Following the launch of Pennsylvania Link to Community Care, the departments of Aging and Human Services will continue to enhance the website using data and feedback from users, and expand the resources and information provided throughout the site. If you are a provider licensed by the Pennsylvania Department of Health, and would like to appear on the home care directory, you may submit your information by navigating to the footer of the site and clicking on “Apply.”

To learn more about the Pennsylvania Link to Community Care website, or to find information on resources available in your county, visit www.carelink.pa.gov.

Go Go Grandparents could be a transportation resource assist for some

A person from Lebanon County sent this in an email. Though not available in every part of the Berks-Lancaster-Lebanon Service area, this service may be an answer for some persons with transportation challenges.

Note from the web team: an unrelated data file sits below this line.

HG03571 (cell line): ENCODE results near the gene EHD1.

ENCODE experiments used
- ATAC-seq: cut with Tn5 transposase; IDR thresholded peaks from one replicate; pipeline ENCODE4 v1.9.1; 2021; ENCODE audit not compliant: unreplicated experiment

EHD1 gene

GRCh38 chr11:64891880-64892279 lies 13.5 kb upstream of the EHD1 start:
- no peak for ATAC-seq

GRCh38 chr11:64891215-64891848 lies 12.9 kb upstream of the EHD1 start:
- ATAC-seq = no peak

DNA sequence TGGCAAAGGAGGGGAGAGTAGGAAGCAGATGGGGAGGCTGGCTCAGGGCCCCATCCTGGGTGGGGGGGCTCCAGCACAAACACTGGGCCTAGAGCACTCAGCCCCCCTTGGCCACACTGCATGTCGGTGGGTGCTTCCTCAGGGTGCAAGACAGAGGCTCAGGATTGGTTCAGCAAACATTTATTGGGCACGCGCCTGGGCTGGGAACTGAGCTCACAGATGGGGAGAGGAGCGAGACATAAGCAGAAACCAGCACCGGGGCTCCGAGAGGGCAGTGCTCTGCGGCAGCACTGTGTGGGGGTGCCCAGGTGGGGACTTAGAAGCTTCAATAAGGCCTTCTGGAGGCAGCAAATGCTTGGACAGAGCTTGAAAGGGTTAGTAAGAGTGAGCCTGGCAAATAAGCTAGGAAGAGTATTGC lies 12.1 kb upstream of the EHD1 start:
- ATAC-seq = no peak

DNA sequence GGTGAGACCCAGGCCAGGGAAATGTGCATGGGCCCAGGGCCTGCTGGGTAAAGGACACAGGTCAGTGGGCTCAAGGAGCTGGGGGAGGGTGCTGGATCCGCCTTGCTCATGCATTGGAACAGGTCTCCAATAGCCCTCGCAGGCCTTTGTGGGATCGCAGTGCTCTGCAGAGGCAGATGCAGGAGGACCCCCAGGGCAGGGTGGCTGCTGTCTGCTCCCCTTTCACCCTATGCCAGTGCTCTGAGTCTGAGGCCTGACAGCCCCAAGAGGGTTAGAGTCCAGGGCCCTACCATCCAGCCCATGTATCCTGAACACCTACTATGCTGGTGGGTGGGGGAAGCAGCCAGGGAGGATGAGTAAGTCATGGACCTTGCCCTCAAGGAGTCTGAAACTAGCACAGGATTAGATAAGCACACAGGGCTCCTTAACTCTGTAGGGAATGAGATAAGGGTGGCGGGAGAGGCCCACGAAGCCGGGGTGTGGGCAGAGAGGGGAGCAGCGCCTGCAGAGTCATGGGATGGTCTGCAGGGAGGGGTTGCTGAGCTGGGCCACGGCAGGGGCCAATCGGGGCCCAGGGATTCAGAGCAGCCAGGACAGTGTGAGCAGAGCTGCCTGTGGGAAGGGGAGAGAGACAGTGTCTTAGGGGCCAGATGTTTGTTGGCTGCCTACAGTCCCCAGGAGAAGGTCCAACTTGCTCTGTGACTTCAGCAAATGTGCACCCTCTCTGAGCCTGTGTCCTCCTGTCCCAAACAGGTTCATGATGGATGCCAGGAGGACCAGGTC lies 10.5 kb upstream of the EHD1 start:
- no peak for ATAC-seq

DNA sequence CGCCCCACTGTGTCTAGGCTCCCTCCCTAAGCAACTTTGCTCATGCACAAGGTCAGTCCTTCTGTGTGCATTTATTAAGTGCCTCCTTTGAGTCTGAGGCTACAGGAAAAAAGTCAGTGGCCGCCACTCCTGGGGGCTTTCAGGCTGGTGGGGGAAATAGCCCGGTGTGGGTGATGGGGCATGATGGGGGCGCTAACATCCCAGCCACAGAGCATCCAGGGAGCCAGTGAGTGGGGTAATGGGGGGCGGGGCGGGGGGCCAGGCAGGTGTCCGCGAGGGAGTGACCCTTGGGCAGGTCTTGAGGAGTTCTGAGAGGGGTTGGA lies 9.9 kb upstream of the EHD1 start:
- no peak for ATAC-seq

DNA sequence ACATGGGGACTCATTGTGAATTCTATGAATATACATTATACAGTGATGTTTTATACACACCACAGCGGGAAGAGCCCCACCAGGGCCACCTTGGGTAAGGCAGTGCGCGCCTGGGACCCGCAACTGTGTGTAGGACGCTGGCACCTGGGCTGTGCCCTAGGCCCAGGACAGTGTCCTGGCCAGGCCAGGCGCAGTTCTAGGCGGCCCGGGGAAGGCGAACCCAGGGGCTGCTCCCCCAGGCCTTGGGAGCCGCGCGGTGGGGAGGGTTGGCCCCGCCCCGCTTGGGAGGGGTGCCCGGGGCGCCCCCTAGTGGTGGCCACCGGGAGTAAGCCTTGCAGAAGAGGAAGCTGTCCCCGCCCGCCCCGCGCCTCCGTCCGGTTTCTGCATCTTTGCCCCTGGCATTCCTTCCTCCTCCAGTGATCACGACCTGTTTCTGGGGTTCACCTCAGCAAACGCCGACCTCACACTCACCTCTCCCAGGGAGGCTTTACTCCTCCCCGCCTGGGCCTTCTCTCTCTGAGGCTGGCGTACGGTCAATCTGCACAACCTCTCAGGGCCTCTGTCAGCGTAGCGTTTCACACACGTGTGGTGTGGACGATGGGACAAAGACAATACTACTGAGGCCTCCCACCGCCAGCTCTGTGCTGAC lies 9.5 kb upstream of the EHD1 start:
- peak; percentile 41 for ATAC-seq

gogoClick on the graphic to download the brochure.

GoGoGrandparent turns on demand transportation companies like Lyft into services that help families take better care of older adults.

Step 1: CALL 1 (855) 464-6872 and wait to hear “thanks for calling GoGoGrandparent”

Step 2:

PRESS 1 for a car to your home

PRESS 2 for a car to where we dropped you off last

PRESS 3, 4 or 5 for a car to a custom pick up location

PRESS 0 to speak with an operator

https://gogograndparent.com/

Seven Quality of Life Nursing Home Transition Grants from the Paralysis Resource Center Announced

reeve foundation logo

reeve foundation